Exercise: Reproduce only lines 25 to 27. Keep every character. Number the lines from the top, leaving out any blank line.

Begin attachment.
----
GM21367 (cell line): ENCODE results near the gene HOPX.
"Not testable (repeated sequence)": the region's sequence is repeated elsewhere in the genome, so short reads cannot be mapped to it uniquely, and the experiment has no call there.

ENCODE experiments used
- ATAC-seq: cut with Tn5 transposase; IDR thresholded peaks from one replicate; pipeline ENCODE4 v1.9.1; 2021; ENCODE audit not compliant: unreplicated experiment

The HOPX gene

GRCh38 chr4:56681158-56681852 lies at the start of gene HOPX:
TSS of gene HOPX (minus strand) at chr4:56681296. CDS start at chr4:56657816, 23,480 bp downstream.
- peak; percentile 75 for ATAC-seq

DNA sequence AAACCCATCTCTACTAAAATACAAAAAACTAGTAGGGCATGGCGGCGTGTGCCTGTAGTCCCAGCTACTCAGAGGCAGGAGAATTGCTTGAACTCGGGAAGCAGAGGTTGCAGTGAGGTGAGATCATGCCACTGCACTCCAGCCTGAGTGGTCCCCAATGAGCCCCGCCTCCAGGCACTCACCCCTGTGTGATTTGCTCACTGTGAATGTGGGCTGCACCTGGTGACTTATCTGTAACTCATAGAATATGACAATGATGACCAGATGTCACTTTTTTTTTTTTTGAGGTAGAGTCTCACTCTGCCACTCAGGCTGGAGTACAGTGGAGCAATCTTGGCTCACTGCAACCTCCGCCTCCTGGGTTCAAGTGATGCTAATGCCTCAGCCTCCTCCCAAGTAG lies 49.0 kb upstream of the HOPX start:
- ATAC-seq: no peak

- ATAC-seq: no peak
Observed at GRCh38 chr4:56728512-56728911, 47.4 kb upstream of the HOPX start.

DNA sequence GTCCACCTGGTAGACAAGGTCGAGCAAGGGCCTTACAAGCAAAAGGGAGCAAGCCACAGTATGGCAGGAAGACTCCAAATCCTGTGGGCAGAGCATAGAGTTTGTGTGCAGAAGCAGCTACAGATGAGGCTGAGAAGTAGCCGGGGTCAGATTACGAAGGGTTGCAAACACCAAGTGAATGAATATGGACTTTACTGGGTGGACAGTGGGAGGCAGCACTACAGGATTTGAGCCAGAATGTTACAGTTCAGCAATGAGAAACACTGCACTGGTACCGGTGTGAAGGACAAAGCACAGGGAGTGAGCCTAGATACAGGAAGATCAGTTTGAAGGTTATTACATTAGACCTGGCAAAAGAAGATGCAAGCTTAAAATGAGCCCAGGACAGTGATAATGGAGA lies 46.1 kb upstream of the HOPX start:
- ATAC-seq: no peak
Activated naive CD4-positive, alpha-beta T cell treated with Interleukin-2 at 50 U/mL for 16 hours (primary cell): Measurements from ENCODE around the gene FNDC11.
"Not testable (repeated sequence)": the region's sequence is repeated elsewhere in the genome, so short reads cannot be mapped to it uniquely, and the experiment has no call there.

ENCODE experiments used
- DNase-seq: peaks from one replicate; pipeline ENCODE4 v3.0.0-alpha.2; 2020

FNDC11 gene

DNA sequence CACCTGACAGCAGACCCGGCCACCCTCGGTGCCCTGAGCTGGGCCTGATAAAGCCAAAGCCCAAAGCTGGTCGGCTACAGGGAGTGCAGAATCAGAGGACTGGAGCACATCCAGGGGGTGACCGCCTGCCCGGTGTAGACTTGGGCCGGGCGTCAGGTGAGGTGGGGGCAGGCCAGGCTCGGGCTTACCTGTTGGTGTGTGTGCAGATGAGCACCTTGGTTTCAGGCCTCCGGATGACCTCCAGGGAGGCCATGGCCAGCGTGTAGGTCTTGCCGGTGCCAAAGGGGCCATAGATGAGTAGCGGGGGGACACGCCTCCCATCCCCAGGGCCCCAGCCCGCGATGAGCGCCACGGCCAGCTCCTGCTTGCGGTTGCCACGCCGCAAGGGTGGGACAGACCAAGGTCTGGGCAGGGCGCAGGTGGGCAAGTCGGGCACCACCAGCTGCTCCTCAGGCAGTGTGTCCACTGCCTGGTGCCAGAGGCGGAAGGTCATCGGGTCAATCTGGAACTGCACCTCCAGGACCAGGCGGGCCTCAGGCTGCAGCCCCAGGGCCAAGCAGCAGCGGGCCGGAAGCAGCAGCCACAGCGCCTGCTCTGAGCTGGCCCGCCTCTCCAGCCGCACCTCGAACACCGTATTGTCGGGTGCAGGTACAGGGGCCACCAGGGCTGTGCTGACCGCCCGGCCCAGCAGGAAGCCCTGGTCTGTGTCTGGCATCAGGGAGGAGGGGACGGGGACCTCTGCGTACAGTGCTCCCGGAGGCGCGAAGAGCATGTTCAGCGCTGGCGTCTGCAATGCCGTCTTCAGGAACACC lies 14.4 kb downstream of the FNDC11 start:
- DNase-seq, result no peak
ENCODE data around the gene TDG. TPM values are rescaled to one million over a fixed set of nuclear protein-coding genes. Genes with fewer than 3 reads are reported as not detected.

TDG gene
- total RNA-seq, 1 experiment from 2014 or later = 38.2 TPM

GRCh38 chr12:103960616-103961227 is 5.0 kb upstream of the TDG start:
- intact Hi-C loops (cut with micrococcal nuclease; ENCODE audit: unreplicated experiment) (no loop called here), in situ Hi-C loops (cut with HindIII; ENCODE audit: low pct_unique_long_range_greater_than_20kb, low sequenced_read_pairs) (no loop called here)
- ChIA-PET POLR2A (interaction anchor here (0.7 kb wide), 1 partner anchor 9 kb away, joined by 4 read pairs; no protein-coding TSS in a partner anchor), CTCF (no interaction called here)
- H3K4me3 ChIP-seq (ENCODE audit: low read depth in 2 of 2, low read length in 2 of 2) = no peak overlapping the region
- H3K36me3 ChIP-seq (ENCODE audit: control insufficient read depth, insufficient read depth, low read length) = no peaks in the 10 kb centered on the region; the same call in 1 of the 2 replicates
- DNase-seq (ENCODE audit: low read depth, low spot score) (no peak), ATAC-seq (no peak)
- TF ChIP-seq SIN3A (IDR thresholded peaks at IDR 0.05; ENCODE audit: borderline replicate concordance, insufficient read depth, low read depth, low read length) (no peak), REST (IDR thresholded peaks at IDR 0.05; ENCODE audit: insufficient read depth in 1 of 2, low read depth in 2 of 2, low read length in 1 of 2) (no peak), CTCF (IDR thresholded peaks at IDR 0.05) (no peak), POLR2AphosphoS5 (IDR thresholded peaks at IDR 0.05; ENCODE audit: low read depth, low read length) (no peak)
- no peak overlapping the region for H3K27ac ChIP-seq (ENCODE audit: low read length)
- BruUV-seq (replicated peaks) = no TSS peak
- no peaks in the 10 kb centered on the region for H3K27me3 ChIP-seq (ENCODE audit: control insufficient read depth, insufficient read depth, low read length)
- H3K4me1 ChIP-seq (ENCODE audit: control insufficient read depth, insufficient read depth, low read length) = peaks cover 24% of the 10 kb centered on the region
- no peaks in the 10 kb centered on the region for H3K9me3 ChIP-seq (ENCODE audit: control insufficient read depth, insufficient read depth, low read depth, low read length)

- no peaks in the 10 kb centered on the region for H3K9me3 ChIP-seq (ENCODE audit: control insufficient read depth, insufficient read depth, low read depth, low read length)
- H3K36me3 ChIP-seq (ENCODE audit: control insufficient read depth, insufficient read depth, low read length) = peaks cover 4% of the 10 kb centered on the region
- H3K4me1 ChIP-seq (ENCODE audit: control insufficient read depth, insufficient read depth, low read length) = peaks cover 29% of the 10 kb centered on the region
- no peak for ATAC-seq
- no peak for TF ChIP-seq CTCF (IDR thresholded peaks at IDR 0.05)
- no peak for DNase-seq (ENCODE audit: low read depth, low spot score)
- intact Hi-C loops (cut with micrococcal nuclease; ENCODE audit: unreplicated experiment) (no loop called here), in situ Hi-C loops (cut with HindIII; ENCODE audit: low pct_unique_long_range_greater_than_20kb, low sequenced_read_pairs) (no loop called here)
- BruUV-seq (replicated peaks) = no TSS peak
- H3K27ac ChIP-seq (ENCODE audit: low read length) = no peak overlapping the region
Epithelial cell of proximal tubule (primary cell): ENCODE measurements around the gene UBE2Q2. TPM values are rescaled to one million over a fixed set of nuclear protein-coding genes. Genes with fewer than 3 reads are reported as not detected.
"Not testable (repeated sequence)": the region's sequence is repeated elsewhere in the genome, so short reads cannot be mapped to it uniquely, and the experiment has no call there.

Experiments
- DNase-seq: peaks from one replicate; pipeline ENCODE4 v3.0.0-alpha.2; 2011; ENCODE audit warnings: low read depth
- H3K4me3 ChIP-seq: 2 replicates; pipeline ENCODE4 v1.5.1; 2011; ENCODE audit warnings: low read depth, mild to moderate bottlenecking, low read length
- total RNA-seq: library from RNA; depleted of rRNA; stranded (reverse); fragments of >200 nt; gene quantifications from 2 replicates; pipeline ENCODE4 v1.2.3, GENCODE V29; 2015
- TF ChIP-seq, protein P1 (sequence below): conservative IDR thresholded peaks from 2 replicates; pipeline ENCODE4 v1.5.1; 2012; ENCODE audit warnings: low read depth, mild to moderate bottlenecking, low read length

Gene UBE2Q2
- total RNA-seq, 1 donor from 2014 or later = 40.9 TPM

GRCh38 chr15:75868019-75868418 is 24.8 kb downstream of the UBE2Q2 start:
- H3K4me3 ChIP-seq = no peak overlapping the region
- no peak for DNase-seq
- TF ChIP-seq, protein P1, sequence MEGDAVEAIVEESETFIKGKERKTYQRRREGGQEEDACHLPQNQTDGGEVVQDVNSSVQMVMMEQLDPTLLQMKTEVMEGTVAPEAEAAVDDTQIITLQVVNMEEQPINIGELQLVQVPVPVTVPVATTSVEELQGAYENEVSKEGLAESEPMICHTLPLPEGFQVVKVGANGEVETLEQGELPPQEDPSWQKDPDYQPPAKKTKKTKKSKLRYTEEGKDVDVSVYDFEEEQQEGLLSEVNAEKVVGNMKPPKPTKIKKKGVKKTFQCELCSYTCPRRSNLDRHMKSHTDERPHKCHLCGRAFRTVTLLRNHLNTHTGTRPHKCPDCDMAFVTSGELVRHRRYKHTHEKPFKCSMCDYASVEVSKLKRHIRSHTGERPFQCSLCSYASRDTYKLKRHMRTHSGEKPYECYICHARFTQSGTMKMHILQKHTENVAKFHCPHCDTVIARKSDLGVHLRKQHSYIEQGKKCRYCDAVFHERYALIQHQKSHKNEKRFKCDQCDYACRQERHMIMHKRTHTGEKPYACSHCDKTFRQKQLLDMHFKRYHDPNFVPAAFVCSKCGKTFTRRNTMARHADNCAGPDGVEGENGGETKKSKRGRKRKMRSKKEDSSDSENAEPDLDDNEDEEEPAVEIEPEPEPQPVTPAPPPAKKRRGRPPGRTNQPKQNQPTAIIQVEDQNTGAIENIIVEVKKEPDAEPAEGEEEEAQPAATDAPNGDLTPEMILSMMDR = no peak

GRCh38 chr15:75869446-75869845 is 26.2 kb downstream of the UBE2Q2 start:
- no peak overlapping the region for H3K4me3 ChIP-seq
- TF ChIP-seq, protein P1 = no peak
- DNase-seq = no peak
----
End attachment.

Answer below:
GRCh38 chr12:103960616-103961227 is 5.0 kb upstream of the TDG start:
- intact Hi-C loops (cut with micrococcal nuclease; ENCODE audit: unreplicated experiment) (no loop called here), in situ Hi-C loops (cut with HindIII; ENCODE audit: low pct_unique_long_range_greater_than_20kb, low sequenced_read_pairs) (no loop called here)
- ChIA-PET POLR2A (interaction anchor here (0.7 kb wide), 1 partner anchor 9 kb away, joined by 4 read pairs; no protein-coding TSS in a partner anchor), CTCF (no interaction called here)